A former name retained.
(SP‑1211: t. 24; l. 70'7"; b. 15'5"; dr. 8'; s. 10 k.; cpl. 9; a. none)
Lucille Ross, a wooden steam tug, was built in 1893 by Brewster Shipbuilding Co., Baltimore, Md.; acquired by the Navy under charter 17 April 1917 from her owner, Richmond Cedar Works, Richmond, Va.; taken over 18 April 1917; and commissioned 24 April 1917 at Norfolk, Ens. William Partridge, USNRF, in command.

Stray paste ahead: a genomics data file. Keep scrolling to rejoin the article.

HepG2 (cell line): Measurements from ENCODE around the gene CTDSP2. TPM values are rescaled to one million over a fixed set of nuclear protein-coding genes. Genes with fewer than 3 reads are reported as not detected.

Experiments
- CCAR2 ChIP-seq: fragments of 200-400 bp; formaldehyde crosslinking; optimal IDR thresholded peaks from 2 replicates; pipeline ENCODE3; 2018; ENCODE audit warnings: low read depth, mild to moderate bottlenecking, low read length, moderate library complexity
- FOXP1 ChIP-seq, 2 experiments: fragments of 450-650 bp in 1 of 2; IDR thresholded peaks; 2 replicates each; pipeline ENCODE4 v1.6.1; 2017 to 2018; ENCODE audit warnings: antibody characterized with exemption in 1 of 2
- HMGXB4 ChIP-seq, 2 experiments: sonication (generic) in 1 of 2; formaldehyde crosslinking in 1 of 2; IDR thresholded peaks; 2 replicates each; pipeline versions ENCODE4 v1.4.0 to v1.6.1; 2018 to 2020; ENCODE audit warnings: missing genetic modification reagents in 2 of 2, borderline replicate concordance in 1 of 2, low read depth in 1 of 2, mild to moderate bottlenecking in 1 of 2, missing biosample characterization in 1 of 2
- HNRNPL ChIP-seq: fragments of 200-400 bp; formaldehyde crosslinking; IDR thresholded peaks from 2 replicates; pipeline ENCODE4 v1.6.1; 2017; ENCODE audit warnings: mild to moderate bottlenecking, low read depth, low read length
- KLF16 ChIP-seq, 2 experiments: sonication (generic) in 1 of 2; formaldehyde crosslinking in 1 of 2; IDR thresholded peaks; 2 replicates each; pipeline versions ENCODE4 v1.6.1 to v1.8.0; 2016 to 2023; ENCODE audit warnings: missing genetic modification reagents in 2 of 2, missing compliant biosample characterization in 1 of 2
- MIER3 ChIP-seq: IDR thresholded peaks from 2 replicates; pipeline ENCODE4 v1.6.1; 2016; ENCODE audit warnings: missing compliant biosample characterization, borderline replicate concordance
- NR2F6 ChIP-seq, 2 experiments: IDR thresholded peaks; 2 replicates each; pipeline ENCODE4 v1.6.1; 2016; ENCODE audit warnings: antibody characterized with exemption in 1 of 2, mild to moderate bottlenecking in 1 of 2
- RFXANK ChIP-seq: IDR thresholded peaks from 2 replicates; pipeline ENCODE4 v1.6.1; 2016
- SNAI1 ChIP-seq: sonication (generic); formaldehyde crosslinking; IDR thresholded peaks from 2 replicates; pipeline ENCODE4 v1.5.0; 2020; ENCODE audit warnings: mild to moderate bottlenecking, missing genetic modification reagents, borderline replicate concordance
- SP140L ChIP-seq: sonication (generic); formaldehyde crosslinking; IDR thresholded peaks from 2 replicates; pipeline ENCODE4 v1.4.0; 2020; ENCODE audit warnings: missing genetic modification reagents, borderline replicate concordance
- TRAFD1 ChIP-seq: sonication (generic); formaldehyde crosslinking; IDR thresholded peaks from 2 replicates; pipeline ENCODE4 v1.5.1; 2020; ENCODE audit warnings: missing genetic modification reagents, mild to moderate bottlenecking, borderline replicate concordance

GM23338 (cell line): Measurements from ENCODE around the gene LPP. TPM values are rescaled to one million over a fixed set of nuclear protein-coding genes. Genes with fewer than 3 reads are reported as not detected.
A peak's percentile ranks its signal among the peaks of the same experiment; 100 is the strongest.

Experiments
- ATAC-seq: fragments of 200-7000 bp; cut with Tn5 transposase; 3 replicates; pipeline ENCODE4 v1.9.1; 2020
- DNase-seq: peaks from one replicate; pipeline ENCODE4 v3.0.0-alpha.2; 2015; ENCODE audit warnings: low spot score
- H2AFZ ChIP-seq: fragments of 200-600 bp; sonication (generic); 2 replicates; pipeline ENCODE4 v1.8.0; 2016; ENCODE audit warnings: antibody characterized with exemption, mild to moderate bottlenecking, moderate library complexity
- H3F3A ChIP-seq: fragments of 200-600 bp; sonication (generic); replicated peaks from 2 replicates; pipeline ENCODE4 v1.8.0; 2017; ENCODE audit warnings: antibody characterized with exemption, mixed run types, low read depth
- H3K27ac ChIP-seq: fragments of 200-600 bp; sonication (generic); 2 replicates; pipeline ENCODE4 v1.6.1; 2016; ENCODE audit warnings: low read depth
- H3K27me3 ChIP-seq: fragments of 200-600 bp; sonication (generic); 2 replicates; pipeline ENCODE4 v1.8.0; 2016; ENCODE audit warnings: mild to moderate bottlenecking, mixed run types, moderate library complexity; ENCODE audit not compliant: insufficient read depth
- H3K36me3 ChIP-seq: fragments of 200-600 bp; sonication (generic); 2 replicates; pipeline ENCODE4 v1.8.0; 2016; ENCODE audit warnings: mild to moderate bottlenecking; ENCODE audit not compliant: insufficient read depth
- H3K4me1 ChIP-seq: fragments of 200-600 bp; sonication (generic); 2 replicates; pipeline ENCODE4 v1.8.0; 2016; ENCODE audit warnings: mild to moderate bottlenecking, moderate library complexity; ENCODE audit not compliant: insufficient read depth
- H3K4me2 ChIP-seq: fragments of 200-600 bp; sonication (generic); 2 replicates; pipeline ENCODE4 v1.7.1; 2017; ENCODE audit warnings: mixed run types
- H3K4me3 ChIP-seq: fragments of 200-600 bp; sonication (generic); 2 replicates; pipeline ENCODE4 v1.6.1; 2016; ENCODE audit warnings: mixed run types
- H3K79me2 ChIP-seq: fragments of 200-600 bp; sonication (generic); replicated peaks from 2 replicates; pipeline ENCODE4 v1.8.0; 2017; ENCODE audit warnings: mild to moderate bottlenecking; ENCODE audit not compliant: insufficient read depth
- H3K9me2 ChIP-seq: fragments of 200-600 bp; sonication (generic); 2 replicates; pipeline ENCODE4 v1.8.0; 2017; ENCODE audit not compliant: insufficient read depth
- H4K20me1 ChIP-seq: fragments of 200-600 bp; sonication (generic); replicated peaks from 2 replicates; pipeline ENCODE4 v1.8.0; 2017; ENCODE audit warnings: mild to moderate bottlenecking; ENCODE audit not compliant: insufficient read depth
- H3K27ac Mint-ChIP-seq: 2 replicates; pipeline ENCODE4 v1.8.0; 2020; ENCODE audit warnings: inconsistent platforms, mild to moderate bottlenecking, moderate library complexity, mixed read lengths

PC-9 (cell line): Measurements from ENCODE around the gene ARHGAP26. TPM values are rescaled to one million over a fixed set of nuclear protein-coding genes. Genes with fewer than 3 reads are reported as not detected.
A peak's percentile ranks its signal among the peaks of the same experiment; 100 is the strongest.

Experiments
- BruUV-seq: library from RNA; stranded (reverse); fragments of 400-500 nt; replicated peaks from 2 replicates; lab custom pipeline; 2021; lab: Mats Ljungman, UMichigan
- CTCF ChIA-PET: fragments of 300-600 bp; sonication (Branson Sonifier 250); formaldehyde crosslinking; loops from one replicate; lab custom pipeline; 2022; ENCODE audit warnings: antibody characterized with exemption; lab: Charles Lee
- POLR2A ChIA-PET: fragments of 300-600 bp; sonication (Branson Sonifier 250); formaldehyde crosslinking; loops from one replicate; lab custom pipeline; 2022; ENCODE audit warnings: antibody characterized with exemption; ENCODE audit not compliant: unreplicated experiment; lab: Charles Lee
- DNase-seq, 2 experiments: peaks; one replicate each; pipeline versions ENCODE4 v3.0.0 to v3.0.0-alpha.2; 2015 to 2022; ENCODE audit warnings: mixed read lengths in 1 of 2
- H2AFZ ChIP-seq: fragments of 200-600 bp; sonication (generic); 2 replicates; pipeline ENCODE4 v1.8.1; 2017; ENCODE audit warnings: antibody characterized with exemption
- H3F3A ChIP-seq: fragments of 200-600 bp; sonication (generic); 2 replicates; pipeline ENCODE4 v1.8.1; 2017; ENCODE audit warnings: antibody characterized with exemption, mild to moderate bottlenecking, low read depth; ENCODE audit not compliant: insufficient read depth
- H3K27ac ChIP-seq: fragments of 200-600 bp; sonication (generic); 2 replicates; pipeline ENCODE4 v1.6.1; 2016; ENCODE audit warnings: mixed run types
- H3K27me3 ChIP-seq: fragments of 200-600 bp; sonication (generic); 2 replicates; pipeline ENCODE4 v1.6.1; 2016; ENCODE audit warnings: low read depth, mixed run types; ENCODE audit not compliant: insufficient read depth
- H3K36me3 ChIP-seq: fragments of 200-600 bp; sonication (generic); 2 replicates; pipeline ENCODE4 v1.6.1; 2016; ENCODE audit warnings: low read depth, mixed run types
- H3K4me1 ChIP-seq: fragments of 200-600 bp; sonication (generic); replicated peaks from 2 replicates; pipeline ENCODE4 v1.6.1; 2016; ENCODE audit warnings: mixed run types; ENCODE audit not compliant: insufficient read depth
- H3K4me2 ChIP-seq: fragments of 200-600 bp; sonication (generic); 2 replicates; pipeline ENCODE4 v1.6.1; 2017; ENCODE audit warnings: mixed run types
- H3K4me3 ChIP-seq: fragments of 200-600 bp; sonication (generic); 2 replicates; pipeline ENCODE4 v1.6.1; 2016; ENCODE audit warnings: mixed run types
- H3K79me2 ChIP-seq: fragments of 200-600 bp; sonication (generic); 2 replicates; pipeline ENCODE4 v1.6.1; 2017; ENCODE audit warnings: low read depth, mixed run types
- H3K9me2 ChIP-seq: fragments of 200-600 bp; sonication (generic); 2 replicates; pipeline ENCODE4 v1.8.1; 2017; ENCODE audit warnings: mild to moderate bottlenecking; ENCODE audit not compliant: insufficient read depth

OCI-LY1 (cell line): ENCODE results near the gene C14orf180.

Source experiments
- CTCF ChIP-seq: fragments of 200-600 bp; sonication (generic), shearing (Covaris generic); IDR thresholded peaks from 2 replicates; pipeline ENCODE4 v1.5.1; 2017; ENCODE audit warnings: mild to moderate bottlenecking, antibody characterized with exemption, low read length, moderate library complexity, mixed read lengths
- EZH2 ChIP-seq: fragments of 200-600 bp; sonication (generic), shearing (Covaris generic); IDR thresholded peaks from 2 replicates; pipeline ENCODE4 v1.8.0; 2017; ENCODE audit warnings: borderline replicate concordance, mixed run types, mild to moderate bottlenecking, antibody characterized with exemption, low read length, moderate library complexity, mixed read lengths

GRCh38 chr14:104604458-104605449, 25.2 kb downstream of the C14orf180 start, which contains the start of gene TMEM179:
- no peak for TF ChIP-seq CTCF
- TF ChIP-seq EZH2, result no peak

Assigned to the 5th Naval District, Lucille Ross was enrolled in the Naval Coast Defense Reserve 20 August 1917. Operating out of Norfolk throughout World War I, she served as a shore and harbor patrol boat, assisted during customs’ inspections, sealed ships’ radios, and performed occasional towing services. In addition she steamed Chesapeake Bay and the Atlantic while carrying supplies to coastal lighthouse ships. During September and October 1918 she also provided towing service for the Army Transport Service. She was returned to her owner 3 June 1919.